Hermione Logan, 101, daughter of a Cheyney president

Posted: October 18, 2012

AS A CHILD, Hermione Clark Hill had to take a train and a horse-drawn carriage to get to the campus of what is now Cheyney University in Delaware County.

Of course, that was 1913, and the school was called Cheyney Normal School. Her father, Leslie Pinckney Hill, a prominent African-American educator, community leader and poet, was president.

Those were exciting times for the young Hermione. She was the daughter of a nationally known figure whose prominence transcended race, and the family was living in a historic home, the president's house, called Melrose, dating to 1785.

There was plenty of space in the rambling old house and the spacious campus grounds for Hermione and her five sisters to romp.

Hermione Clark Hill Logan - as she became after marrying the Rev. Canon Thomas Wilson Stearly Logan Sr. in 1938 - a 40-year home-economics teacher in Chester, an antiques dealer and a skilled artist, died Sunday. She was 101.

Her husband was regarded as the longest-serving African-American priest in the Episcopal Church. He served churches in Philadelphia and New York, and was rector emeritus of Calvary Episcopal Church in Northern Liberties when he died May 2 at the age of 100.

They were married in 1938.

Hermione was born in Manassas, Va., to Hill and his wife, Jane Ethel Clark, who taught at Tuskegee Institute with Booker T. Washington. Hermione was 3 when the family moved to Cheyney.

She rode the train daily to West Chester High School until her graduation in 1929. She attended Cheyney Normal School, earning a certificate of completion of studies in home economics in 1932.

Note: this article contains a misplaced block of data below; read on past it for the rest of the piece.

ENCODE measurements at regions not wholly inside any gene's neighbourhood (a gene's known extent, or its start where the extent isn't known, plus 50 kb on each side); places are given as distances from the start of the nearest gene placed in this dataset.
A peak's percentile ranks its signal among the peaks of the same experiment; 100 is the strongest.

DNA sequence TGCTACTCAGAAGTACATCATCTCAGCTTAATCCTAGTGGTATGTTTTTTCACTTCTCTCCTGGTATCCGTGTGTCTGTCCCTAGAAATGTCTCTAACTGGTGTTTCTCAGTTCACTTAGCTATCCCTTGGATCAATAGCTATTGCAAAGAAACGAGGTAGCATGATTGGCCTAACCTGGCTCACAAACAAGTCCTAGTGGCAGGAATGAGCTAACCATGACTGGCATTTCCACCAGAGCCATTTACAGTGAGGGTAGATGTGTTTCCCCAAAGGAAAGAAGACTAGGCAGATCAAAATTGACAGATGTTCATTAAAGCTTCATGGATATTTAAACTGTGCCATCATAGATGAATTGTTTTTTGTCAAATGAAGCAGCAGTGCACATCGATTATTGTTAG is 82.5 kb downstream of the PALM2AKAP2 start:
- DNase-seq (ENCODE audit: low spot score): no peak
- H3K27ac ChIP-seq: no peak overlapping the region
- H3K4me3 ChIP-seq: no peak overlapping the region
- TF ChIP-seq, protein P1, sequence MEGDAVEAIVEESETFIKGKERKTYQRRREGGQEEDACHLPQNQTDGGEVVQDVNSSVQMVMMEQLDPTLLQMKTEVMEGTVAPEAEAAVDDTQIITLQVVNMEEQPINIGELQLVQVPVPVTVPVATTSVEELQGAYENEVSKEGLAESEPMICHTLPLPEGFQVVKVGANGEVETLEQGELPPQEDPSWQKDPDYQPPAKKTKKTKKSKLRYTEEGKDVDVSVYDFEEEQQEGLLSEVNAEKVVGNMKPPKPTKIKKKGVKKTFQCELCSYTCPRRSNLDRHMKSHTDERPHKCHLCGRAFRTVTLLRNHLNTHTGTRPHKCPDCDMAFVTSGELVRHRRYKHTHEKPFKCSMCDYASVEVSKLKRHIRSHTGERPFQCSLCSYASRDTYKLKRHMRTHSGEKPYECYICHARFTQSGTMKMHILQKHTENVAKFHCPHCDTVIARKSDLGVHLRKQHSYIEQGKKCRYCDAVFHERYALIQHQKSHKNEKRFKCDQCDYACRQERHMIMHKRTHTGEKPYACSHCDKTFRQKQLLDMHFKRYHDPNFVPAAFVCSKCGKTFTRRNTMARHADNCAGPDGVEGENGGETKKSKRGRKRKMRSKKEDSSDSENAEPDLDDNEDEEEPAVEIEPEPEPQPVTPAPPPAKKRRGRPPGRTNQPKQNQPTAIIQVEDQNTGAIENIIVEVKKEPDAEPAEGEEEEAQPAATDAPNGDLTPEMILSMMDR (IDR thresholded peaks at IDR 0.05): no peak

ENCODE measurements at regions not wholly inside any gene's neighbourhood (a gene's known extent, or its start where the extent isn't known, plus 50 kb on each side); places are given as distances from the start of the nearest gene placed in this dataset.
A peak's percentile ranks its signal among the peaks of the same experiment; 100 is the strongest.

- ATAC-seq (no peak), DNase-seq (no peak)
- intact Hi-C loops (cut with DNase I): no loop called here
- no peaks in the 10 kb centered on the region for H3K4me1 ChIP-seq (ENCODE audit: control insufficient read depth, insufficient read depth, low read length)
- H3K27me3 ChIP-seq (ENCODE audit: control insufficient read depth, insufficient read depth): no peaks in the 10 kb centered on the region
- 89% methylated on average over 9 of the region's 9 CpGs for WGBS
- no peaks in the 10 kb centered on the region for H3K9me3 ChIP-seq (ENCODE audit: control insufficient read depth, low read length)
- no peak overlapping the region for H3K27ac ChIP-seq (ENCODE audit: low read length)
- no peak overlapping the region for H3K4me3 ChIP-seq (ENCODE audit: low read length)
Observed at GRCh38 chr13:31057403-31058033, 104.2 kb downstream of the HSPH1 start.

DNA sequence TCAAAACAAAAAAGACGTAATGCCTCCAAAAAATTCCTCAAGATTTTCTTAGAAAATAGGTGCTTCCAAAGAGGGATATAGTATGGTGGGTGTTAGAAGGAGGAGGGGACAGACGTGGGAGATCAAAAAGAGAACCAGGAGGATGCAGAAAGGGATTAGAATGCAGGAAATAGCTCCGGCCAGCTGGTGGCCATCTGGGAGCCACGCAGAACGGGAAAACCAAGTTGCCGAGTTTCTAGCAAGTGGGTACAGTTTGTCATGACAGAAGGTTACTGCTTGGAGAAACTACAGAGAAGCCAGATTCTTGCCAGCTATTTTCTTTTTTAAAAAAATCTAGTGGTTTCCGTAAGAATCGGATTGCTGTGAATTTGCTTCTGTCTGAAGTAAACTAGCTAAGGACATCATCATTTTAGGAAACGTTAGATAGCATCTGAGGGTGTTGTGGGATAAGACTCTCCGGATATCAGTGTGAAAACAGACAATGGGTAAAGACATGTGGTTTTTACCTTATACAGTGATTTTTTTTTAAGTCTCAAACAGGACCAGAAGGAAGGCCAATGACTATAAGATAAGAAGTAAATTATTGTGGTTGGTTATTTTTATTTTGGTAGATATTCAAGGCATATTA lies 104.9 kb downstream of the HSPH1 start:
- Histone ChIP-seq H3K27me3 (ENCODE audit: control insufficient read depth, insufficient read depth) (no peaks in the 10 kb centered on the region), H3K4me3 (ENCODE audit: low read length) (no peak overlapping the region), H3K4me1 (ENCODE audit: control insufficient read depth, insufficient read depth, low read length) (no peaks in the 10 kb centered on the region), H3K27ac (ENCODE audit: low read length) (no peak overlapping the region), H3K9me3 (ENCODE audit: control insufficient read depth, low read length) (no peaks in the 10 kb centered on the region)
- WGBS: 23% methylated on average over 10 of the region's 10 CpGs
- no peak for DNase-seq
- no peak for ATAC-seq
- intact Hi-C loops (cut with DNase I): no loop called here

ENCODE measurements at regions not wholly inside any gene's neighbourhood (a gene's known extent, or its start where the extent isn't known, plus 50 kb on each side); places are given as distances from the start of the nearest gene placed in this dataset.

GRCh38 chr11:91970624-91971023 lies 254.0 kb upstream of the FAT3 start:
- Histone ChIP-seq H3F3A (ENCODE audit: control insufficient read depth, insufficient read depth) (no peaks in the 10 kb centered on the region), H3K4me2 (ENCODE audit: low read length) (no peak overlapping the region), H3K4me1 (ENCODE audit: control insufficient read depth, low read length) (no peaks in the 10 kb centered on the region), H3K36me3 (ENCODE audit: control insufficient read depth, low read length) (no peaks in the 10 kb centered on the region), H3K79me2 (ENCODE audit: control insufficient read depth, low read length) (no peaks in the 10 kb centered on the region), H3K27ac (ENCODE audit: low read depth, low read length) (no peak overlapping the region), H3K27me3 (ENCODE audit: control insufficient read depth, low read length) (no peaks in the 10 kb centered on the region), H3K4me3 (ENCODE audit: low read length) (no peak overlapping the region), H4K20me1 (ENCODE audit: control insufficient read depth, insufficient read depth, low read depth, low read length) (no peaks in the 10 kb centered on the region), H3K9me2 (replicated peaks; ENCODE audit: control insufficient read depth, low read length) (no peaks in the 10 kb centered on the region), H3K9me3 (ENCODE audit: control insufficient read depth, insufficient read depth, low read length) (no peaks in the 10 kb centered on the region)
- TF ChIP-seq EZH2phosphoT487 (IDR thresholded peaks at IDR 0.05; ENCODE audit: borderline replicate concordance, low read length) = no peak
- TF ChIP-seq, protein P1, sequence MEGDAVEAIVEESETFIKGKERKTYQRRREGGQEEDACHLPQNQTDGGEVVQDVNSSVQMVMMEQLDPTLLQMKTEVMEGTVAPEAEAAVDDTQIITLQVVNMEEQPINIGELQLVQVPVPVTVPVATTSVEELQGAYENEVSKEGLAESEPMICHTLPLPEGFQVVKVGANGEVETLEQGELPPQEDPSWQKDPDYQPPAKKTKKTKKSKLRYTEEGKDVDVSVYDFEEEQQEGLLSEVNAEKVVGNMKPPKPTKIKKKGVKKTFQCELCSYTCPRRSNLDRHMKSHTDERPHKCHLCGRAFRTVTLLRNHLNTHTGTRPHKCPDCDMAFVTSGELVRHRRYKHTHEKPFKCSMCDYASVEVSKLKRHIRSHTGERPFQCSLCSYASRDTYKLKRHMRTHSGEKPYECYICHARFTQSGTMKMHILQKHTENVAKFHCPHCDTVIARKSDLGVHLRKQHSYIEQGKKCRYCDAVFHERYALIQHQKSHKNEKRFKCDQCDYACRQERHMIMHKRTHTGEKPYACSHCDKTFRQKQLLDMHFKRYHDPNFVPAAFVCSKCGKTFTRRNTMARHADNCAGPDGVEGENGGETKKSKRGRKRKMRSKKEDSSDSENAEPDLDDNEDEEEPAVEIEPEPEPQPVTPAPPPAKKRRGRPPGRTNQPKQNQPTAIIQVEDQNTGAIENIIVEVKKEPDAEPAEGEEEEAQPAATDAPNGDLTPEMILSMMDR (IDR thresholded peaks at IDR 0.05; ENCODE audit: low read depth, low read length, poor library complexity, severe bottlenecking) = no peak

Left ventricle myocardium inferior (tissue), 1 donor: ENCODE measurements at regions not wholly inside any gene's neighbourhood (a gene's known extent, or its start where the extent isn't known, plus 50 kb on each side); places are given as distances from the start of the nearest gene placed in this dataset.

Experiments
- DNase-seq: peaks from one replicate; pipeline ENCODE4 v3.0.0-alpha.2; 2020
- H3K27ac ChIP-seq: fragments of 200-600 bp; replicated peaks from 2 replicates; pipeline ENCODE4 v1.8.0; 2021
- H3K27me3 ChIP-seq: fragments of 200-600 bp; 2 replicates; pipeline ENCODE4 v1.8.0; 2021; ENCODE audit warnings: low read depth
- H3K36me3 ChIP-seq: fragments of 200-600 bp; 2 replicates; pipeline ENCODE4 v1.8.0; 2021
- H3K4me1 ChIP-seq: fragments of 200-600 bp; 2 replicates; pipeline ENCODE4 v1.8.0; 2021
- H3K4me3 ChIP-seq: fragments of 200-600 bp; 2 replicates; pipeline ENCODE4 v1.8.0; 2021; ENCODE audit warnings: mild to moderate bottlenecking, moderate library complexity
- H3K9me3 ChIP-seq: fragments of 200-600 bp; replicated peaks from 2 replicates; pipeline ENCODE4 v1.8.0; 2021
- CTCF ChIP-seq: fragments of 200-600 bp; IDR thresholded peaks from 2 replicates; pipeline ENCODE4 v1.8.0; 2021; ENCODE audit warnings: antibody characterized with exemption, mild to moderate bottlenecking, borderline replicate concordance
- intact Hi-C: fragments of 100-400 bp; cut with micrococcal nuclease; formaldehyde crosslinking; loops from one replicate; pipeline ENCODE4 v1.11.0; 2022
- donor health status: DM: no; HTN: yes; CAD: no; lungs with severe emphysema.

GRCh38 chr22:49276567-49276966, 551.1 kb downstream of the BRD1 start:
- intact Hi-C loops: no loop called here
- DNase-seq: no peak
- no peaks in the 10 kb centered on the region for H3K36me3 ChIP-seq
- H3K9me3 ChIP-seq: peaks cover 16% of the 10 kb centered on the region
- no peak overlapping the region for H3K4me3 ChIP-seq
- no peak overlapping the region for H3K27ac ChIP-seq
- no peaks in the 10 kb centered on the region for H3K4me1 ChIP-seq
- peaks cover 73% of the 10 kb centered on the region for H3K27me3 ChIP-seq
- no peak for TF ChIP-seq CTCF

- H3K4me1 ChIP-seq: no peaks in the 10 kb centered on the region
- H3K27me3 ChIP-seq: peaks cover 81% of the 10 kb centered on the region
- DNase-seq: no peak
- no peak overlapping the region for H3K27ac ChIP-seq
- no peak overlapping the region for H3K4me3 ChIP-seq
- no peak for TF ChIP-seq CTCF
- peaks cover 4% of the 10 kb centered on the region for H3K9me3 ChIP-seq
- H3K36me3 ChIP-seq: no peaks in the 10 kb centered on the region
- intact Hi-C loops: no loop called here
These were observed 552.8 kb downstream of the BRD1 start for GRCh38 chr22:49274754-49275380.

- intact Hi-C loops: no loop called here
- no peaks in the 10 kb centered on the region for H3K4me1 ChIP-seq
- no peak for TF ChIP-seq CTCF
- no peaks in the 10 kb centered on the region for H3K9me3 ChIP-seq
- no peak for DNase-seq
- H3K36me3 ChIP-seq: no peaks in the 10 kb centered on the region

In 1933, she was the first female to earn a bachelor of arts degree from what was then Cheyney State Teacher's College. She earned a master of arts degree from Columbia University in 1939.

She served for five years as a counselor at Camp Hope in Delaware County, a camp for African-American youth founded by her father.

In 1951, Hermione, her husband and her parents moved to Yeadon, Delaware County.

From 1933 to 1972, Hermione taught home economics at the Frederick Douglass Junior High School in Chester. She also served as the school's dietitian.

"She was known for her sense of humor, love of poetry, and cheerful and positive presence," her family said.

Her father, in his poem "Christmas at Melrose," described her as "Hermione with a heart of gold."

She loved to recite his poetry throughout her life.

While living in Yeadon, she became interested in antiques and opened an antiques business at her home. She transformed part of her garage into a showroom.

Hermione was a talented artist. She specialized in unusual collages made from fabric, shells and assorted materials. She also did needlework and painted. Among her favorite subjects were Melrose and its surrounding scenery.

"Mrs. Logan was a very classy lady who had a unique gift of coming up with great witticisms," her family said.

She is survived by two sisters, Eleanor Valentine and Mary Tucker, five grandchildren and four great-grandchildren. She also was predeceased by her son, the Rev. Thomas W.S. Logan Jr.

Services: 11 a.m. Oct. 24 at Calvary St. Augustine Episcopal Church, 814 N. 41st St.

In lieu of flowers, donations may be made to St. Michael's Guild, Calvary St. Augustine Episcopal Church and to the Alumni Association of Cheyney University for scholarships, c/o Gregory Benjamin, director of alumni affairs, Box 200, Cheyney Pa. 19319.

Contact John F. Morrison at morrisj@phillynews.com or 215-854-5573.

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